Published on 05 July 2018
Dr Lisa Fenton-Alcorn has become one of the UK’s leading advocates on the use of Positive Behaviour Support (PBS), a person-centred approach to supporting those with complex challenging behaviours, without the use of physical restraint. PBS has become more widespread in the health and social care industry since the Winterbourne View Care Home scandal in 2011 when the Department of Health introduced new guidelines on restrictive practices.
Lisa has been championing the PBS model over the last six years with the support of a Professional Doctorate from the University of Sunderland, helping to put PBS theories into practice and developing a national framework for practitioners. It is a job she’s now doing as National Director of Operations with Potens, a provider of specialist support for adults with complex needs, championing the PBS model across 75 services in England, Wales and Northern Ireland.
Today she steps on stage to collect her Professional Doctorate at the Stadium of Light, graduating for the third time, having already completed an undergraduate degree in Management, followed by a Masters in Applied Management all at the University of Sunderland.
However, she admits that her proudest moment has been seeing the impact her work has had on the life of a six-year-old autistic boy, now happily settled back into mainstream school following a period of exclusion, thanks to the PBS approach.
Lisa, from Sunderland, explained: “It’s lovely to graduate and a celebration of all the work and effort you put in, but for me the whole reason I have done this is to improve the quality of life for those with challenging behaviours, which we have done in numerous cases. This very complex little boy referred to Potens still stands out because of the positive impact PBS has had on him.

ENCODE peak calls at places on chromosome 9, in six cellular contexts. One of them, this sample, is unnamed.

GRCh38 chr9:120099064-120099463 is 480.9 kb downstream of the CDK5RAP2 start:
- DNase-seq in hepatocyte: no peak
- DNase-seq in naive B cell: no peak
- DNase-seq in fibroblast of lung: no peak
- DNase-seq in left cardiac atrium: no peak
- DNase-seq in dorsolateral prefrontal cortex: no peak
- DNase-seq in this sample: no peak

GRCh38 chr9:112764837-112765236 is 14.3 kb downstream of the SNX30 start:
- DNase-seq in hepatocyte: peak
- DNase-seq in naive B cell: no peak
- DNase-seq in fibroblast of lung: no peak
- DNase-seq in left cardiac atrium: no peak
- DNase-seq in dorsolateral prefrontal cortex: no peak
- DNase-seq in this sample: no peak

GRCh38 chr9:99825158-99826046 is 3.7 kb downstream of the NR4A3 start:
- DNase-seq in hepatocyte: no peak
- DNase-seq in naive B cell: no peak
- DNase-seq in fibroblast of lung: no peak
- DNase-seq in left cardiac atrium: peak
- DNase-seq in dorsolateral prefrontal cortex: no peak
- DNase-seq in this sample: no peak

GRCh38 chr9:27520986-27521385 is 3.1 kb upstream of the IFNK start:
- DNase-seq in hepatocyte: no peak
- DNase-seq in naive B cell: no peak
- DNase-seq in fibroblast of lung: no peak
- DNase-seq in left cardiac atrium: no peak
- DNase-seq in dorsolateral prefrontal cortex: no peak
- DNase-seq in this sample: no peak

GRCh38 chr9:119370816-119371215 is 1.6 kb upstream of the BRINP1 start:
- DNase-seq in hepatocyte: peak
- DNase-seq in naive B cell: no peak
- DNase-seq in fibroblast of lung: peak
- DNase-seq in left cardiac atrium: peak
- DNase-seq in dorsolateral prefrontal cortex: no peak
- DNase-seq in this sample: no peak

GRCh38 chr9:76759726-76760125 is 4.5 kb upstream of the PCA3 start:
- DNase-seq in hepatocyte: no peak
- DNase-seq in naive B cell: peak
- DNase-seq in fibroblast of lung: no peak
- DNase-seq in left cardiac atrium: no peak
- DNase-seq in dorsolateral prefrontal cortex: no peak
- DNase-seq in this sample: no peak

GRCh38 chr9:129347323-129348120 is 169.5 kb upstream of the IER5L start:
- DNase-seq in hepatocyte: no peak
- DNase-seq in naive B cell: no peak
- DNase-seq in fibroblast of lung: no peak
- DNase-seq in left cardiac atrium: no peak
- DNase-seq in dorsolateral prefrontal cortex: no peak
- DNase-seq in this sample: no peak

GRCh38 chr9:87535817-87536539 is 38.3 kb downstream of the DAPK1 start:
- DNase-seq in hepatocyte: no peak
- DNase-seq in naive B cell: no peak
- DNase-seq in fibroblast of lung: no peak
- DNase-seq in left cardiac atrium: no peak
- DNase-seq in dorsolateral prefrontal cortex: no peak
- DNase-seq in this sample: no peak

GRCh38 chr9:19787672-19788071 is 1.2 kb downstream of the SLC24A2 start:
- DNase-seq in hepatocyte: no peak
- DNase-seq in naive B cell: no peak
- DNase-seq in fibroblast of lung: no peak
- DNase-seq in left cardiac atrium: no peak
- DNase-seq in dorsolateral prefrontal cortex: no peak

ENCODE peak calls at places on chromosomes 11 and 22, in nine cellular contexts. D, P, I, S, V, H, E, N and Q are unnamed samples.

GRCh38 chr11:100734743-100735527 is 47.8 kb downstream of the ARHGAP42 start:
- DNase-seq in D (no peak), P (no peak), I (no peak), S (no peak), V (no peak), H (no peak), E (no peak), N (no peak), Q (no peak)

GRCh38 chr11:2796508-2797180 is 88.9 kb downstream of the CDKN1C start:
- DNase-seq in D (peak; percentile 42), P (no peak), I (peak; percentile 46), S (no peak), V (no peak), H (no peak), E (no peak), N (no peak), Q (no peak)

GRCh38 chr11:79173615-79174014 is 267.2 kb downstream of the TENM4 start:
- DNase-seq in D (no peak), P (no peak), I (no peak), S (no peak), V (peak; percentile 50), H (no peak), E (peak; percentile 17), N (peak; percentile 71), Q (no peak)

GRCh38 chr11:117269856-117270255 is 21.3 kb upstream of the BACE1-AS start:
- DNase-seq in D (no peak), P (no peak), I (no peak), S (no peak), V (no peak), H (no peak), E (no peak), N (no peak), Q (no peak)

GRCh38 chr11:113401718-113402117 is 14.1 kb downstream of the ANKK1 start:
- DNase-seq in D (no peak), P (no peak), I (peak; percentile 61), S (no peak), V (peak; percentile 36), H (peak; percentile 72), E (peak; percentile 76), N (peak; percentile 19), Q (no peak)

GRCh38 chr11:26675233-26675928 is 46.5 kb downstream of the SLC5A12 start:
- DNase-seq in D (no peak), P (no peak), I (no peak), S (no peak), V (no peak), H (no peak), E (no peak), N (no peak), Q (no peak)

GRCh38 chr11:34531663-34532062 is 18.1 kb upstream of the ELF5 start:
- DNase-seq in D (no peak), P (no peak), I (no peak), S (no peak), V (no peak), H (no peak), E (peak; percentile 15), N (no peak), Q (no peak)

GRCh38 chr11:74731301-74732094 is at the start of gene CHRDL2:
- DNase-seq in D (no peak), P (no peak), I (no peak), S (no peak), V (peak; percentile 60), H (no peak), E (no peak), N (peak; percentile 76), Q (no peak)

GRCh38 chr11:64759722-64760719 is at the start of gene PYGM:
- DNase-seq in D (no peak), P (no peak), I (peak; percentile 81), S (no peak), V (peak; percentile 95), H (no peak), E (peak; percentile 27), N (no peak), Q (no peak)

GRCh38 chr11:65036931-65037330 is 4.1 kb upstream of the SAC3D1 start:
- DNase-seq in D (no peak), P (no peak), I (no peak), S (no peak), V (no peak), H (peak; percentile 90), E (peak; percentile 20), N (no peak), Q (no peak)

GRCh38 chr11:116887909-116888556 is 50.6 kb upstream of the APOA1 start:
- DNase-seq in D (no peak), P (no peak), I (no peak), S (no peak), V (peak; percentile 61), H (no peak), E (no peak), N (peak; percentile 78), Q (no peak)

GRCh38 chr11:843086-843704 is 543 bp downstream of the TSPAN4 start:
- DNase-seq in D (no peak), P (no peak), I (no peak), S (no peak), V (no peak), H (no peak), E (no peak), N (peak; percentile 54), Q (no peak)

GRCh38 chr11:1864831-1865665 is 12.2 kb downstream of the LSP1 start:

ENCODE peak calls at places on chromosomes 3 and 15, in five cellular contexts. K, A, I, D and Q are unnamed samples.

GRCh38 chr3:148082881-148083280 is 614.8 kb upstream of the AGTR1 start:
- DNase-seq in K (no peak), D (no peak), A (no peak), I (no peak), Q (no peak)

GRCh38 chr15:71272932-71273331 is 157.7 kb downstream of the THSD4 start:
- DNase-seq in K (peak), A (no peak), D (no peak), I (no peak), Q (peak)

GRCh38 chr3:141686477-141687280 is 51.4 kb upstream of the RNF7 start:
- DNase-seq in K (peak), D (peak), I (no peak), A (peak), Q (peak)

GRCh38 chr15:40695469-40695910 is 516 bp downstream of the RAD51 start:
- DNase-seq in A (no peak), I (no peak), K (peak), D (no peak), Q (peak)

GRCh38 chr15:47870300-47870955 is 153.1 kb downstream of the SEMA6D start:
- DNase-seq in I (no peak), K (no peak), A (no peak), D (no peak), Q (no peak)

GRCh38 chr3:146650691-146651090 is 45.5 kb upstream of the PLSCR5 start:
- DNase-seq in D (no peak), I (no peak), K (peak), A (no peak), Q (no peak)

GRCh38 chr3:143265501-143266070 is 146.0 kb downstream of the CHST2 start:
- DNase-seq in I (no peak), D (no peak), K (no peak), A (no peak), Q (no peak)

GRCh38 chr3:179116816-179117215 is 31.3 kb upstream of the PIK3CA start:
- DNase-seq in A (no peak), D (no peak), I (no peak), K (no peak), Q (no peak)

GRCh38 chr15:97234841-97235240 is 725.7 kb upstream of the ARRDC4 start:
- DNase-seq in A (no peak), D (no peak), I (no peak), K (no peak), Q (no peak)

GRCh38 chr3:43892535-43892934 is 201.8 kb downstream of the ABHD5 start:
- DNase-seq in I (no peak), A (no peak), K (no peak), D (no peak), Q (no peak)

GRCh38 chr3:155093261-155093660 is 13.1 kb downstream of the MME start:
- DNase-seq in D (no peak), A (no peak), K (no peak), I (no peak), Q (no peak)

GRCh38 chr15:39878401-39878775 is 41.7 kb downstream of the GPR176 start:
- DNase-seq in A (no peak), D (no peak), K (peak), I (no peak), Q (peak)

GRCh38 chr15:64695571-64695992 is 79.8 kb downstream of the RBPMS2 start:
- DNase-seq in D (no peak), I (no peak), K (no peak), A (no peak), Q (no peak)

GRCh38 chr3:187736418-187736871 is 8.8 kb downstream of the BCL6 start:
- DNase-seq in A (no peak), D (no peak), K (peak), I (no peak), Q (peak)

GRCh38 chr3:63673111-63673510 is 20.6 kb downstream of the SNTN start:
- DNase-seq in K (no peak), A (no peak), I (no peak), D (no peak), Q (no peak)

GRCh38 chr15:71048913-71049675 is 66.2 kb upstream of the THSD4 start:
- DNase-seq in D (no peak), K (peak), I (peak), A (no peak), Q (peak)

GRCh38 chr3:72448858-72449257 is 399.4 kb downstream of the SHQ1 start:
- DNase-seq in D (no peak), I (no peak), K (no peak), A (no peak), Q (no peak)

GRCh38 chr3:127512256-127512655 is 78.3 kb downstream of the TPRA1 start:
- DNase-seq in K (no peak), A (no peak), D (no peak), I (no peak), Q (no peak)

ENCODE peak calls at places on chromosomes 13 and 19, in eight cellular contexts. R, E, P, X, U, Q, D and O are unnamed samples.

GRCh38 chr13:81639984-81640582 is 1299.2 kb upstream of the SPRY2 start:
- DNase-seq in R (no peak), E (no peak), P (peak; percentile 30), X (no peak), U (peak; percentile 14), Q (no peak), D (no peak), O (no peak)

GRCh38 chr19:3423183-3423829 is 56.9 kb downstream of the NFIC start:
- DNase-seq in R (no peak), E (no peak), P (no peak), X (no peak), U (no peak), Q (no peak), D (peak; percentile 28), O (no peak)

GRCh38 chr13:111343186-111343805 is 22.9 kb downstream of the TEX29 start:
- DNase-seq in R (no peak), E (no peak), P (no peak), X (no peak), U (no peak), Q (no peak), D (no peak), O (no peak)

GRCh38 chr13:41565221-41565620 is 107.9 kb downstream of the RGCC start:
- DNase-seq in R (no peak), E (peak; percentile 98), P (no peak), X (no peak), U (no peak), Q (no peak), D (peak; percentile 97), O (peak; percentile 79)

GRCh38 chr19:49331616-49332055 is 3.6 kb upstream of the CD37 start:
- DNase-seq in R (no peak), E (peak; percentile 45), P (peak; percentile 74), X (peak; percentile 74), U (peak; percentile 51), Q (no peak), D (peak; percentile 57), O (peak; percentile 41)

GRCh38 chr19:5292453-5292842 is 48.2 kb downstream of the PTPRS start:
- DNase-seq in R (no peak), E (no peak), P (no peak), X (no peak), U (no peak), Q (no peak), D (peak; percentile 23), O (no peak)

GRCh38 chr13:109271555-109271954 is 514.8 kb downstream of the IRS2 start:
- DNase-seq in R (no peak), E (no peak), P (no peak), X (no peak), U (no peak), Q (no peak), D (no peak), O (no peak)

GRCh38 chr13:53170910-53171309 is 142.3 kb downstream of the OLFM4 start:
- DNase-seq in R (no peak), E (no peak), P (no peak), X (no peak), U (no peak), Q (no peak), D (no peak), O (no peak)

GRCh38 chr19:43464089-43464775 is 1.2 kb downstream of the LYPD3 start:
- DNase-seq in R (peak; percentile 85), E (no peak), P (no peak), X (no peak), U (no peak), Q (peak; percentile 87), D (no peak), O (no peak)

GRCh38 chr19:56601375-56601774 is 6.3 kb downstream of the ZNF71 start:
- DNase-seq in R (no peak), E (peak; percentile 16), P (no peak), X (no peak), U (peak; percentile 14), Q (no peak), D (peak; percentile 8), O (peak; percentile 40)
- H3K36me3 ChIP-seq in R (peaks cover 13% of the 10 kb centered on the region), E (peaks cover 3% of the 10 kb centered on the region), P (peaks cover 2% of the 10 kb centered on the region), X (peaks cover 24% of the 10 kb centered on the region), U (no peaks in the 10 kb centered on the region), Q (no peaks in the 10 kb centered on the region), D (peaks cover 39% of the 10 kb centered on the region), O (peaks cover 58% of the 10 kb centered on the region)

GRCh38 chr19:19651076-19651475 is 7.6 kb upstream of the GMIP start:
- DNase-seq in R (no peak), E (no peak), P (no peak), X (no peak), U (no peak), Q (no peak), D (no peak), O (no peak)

“He had been excluded and numerous educational provisions had failed because of his social anxieties around school and the classroom environment. We carried out an assessment in his home, built up his confidence, introduced strategies with the support of the school, creating an environment that reduces the sensory overload and within seven weeks he was back in full-time education and completing his Key Stage 1 SATS. He still has his behaviours, but they’re managed in a positive way. Hopefully by building those strategies early with him, he will achieve his educational targets. His parents have told us he now can’t wait to get to school – if we can keep that going for the rest of his life – I think our job will be done!”
Lisa added: “PBS is an approach I’ve adopted throughout my career when others considered it barmy, but it’s a common-sense approach that reduces the need for restrictive, physical interventions. We need to improve the understanding of those working in the sector, as well as the service users’ quality of life and delivering training frameworks around this.”
She added: “I have always wanted PBS to be seen as the national model in social care services and it’s now happening with numerous successful outcomes, underpinned by my Professional Doctorate.”
With a career spanning more than 25 years specialising in Autism and Positive Behaviour Support, Lisa has experience of managing residential, supported living and short breaks services across both autism specialist and learning disability services. She has been Head of Children’s Services for an autism specialist provider and as Head of Complex Needs undertaking a national role in designing and implementing positive behaviour support policies and practices.